The l-o-n-g arm of Roy Stinnett stretches high to rob Syracuse's Tom Stephens of a pass near Husker goal. LAWRENCE ROBINSON/THE WORLD-HERALD
LINCOLN, Nebr. — Syracuse evened the Nebraska series by shucking the Cornhuskers, 26-9, Saturday.
In contrast to the showings against Army and Pitt, there was no humiliation in the Scarlet defeat.
The Cornhuskers were outyarded, outdowned, outscored but not outfought.
The Huskers surprised by riding a 9-7 lead into the second quarter. They were in the running until the closing minutes of the first half.
After intermission Nebraska held the highly touted Orangemen to a single tally.
No Syracuse Brilliance
It was Cornhusker weakness rather than any Syracuse brilliance that decided the intersectional tussle.
The once-powerful Orange appeared just a shell of the club which swept to 1956 Eastern honors.
The Easterners fumbled four times, losing the ball twice. They miscued backfield assignments a dozen times, showed nothing around the flanks and leaked up front defensively.
The crowd of 39 thousand saw little from the East to indicate the final outcome would not have been reversed had Nebraska's squad been healthy.
Hobbled by injury and weakened by the flu, Nebraska earned credit for the sharpest comeback of the afternoon.
This was the touchdown, which paired with a field goal, sent the Scarlet roaring out front after Syracuse had racked up a quick score.
Doug Thomas fired the opening volleys of this Nebraska offensive.
The Fairbury athlete gathered in Bob Yates' kick-off and hustled to the Nebraska 30.
The durable Thomas then came right back with a 20-yard sprint to midfield.
He might have gone all the way if Syracuse's Chuck Fogarty hadn't tripped him with a one-armed stab.
As it was, the Huskers advanced to the Orange 35 via the personal penalty route on the Thomas sprint.
From the 35, Fullback Jerry Brown took over. Bulling his way through the Orange forward wall, Brown exploded for a first down on the Syracuse 13. A few seconds later, he powered across from one yard out.
Syracuse already had chalked up seven points so when a bad snapback hurried Dick Prusia's conversion effort the Huskers trailed, 7-6.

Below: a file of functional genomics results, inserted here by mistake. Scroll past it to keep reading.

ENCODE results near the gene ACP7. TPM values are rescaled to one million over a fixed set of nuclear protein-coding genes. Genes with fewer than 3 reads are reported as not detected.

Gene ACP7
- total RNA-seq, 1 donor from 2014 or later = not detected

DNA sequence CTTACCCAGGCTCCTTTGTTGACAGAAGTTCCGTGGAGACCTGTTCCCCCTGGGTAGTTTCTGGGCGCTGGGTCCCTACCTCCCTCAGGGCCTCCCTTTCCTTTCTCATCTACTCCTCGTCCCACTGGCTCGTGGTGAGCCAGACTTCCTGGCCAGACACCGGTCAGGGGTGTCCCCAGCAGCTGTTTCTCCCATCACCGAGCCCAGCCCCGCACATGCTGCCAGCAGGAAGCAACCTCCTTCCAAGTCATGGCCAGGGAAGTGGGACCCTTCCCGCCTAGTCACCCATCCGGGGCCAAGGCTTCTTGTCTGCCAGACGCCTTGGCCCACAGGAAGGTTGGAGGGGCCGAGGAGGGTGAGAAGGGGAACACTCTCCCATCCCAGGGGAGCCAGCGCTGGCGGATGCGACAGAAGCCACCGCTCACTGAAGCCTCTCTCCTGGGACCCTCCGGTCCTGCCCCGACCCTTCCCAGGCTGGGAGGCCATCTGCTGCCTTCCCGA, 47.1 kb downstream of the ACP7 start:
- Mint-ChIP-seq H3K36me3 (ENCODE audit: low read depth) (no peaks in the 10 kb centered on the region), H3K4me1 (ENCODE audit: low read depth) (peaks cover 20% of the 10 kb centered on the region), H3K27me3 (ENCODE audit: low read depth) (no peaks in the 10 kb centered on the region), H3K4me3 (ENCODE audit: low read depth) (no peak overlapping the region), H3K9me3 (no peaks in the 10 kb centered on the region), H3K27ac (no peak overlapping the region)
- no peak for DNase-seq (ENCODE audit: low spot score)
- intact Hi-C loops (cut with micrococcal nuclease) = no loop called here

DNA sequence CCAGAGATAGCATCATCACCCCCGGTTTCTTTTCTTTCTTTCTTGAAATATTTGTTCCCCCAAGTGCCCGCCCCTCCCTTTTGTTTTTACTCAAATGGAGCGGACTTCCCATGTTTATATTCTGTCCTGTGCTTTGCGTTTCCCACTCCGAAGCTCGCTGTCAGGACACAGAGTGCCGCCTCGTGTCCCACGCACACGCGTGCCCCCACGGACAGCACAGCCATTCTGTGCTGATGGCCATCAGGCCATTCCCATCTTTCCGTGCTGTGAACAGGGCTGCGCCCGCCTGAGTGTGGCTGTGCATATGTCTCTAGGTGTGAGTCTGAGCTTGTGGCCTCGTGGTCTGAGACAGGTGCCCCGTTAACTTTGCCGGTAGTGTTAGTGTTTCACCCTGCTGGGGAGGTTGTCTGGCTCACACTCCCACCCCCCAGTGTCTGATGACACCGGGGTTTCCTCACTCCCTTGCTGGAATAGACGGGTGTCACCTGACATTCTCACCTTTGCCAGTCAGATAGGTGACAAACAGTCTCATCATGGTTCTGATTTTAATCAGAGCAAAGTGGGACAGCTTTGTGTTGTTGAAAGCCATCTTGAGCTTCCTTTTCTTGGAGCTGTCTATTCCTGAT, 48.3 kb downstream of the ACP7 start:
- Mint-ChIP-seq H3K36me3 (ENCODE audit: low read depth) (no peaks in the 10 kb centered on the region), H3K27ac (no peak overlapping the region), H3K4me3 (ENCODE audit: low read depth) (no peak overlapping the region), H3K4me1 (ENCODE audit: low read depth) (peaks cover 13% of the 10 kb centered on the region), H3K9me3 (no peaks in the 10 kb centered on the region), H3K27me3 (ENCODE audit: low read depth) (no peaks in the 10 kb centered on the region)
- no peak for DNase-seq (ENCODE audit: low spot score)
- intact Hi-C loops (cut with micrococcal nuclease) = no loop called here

In less than two minutes Nebraska bounced out front.
Hard tackling by the Huskers, alert play by Stu Howerter and Prusia's educated toe made this possible.
Howerter got his chance when Syracuse's Ernie Jackson fumbled a kick-off return.
The ball squirted high in the air, over a couple of tacklers and into the arms of Howerter. The Omaha veteran picked off the bobble on the Syracuse 32 and squirmed down the sidelines to the 11.
When Thomas, Gene Sandage and Roy Stinnett could advance only to the four, the tee came in to signal a field goal.
This time the snap was true and Prusia scored from the Syracuse 12.
Nebraska's 9-7 bulge stood up until 6:48 had ticked off in the second quarter.
Syracuse needed only four plays for the 27-yard thrust which erased the deficit.
Fogarty slammed from the five for the score. Tom Stephens had signaled the rally with a 17-yard sprint.
Nebraska's Stinnett set the stage by fumbling on the Husker 27.
Gene Sandage had stymied an earlier Orange threat with a pass interception on the three.
The second Syracuse touchdown returned the Orange to the lead and it was the third tally which delivered a knockout blow to Nebraska hopes.
This was a 56-yard march climaxed by Ed Coffin's scoring plunge with only six seconds left in the half.
There were 25 seconds left when Jackson hit Stephens with an 18-yard pitch from the Nebraska 27.
On the next play Nebraska's Larry Naviaux crashed into Jackson and pass interference was called. It was a frantic jab as the Orange receiver was set for the catch.
The penalty stopped the clock and gave Syracuse the ball one foot from the goal line.
It was mere routine for Coffin to smash this distance.
In contrast to the spirited first half, the after-intermission exhibition was a drab affair.
Except for a 69-yard offensive midway in the final period, there was little second-half excitement.
Coffin gave the Orange life on the Syracuse 31 when he swiped Stinnett's pass.
Seven plays and six minutes later Stephens was across to push the scoring register to 26 points.
The Orange show followed the opening kick-off.
This was a 73-yard drive which needed only eight plays and used only four minutes.
Stephens's one-yard plunge was the pay-off.
End Dick Lasse was the Syracuse standout. His fourth-period catch which kept the final drive alive was sensational.
Glenn Preising's grab which set up the first Syracuse touchdown was more spectacular. He took the ball away from two Huskers and fell on the Nebraska one.
Jerry Brown, Don Olson, Don Rhoda and Dick McCashland had bright moments for the Huskers. They performed well defensively.
Brown, busiest ball carrier with 12 rushes, averaged 3.4 under heavy pressure. Thomas got 50 in nine tries. Larry Naviaux set the pace with an eight-yard average in four tries.
There were indications the Huskers can do better now that they are finished with the intersectional wars.
But they must improve if they are to worry Missouri at Columbia Saturday.